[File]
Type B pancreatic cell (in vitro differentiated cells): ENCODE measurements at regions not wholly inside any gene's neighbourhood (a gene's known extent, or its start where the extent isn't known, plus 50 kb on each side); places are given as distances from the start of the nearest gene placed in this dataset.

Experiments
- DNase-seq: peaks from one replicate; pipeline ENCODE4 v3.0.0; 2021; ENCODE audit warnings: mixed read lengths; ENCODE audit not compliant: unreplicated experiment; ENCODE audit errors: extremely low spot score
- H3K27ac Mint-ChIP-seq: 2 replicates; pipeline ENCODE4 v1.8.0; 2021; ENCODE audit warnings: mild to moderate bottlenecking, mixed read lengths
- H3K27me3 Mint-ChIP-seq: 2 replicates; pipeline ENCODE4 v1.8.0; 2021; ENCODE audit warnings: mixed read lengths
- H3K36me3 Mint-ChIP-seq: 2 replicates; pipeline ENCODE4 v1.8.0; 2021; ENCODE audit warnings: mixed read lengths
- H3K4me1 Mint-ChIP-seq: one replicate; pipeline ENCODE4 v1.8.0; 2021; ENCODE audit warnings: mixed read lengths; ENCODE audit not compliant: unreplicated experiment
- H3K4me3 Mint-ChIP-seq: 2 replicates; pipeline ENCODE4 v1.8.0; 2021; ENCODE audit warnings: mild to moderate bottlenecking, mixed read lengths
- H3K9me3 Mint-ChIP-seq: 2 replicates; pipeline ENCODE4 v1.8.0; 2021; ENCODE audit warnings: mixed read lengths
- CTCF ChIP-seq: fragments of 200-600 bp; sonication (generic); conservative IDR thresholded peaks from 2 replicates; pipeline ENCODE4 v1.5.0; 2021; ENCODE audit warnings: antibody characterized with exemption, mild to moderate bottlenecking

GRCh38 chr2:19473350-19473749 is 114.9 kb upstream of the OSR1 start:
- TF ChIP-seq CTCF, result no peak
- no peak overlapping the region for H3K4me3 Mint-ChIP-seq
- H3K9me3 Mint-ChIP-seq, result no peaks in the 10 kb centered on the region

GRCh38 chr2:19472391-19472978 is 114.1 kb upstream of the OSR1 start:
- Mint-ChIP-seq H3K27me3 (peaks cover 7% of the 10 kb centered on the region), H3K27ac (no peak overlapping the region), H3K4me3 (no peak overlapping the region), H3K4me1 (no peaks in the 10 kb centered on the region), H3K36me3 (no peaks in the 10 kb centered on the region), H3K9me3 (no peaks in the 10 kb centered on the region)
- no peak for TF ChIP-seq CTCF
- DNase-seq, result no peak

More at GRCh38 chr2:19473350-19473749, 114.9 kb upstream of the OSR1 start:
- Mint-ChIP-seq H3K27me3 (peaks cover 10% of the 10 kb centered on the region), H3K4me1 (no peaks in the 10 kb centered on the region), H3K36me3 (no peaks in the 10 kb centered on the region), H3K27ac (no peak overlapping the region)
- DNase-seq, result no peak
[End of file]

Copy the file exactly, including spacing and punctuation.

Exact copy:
Type B pancreatic cell (in vitro differentiated cells): ENCODE measurements at regions not wholly inside any gene's neighbourhood (a gene's known extent, or its start where the extent isn't known, plus 50 kb on each side); places are given as distances from the start of the nearest gene placed in this dataset.

Experiments
- DNase-seq: peaks from one replicate; pipeline ENCODE4 v3.0.0; 2021; ENCODE audit warnings: mixed read lengths; ENCODE audit not compliant: unreplicated experiment; ENCODE audit errors: extremely low spot score
- H3K27ac Mint-ChIP-seq: 2 replicates; pipeline ENCODE4 v1.8.0; 2021; ENCODE audit warnings: mild to moderate bottlenecking, mixed read lengths
- H3K27me3 Mint-ChIP-seq: 2 replicates; pipeline ENCODE4 v1.8.0; 2021; ENCODE audit warnings: mixed read lengths
- H3K36me3 Mint-ChIP-seq: 2 replicates; pipeline ENCODE4 v1.8.0; 2021; ENCODE audit warnings: mixed read lengths
- H3K4me1 Mint-ChIP-seq: one replicate; pipeline ENCODE4 v1.8.0; 2021; ENCODE audit warnings: mixed read lengths; ENCODE audit not compliant: unreplicated experiment
- H3K4me3 Mint-ChIP-seq: 2 replicates; pipeline ENCODE4 v1.8.0; 2021; ENCODE audit warnings: mild to moderate bottlenecking, mixed read lengths
- H3K9me3 Mint-ChIP-seq: 2 replicates; pipeline ENCODE4 v1.8.0; 2021; ENCODE audit warnings: mixed read lengths
- CTCF ChIP-seq: fragments of 200-600 bp; sonication (generic); conservative IDR thresholded peaks from 2 replicates; pipeline ENCODE4 v1.5.0; 2021; ENCODE audit warnings: antibody characterized with exemption, mild to moderate bottlenecking

GRCh38 chr2:19473350-19473749 is 114.9 kb upstream of the OSR1 start:
- TF ChIP-seq CTCF, result no peak
- no peak overlapping the region for H3K4me3 Mint-ChIP-seq
- H3K9me3 Mint-ChIP-seq, result no peaks in the 10 kb centered on the region

GRCh38 chr2:19472391-19472978 is 114.1 kb upstream of the OSR1 start:
- Mint-ChIP-seq H3K27me3 (peaks cover 7% of the 10 kb centered on the region), H3K27ac (no peak overlapping the region), H3K4me3 (no peak overlapping the region), H3K4me1 (no peaks in the 10 kb centered on the region), H3K36me3 (no peaks in the 10 kb centered on the region), H3K9me3 (no peaks in the 10 kb centered on the region)
- no peak for TF ChIP-seq CTCF
- DNase-seq, result no peak

More at GRCh38 chr2:19473350-19473749, 114.9 kb upstream of the OSR1 start:
- Mint-ChIP-seq H3K27me3 (peaks cover 10% of the 10 kb centered on the region), H3K4me1 (no peaks in the 10 kb centered on the region), H3K36me3 (no peaks in the 10 kb centered on the region), H3K27ac (no peak overlapping the region)
- DNase-seq, result no peak